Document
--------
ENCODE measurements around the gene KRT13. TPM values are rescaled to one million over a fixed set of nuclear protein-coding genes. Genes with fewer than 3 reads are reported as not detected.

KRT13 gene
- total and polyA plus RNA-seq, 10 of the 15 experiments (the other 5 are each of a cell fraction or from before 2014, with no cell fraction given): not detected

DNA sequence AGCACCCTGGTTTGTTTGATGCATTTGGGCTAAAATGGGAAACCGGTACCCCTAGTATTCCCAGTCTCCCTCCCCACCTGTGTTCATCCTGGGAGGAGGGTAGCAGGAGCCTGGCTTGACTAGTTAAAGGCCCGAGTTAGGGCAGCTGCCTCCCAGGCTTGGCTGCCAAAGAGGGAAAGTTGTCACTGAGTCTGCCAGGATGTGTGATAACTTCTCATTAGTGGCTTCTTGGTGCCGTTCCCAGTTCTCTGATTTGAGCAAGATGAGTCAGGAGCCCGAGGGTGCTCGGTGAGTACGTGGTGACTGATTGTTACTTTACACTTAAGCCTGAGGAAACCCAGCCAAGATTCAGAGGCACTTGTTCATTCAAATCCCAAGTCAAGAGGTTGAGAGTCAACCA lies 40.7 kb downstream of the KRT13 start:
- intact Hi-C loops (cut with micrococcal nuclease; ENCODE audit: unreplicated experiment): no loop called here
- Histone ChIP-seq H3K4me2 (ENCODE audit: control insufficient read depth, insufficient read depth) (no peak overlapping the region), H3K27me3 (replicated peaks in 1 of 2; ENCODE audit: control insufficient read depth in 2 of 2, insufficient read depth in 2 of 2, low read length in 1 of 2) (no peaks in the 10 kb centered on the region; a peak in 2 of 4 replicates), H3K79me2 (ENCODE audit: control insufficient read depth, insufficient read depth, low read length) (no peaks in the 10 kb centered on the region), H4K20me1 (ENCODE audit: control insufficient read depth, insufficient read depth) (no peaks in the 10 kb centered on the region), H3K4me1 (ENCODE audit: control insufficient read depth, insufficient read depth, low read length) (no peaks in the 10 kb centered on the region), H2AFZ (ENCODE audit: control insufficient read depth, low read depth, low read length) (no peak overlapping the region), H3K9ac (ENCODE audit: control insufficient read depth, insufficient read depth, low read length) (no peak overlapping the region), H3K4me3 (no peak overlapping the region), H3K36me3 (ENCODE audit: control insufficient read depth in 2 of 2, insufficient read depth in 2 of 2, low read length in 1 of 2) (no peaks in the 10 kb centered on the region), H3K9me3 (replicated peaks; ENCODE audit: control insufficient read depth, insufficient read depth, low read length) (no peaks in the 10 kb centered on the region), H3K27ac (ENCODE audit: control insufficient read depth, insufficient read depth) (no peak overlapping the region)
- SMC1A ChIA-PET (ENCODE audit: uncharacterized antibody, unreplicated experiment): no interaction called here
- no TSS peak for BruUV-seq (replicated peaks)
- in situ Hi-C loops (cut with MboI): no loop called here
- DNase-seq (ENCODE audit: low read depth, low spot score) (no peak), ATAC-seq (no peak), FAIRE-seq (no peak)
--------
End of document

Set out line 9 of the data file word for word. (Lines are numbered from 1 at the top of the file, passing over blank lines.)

- in situ Hi-C loops (cut with MboI): no loop called here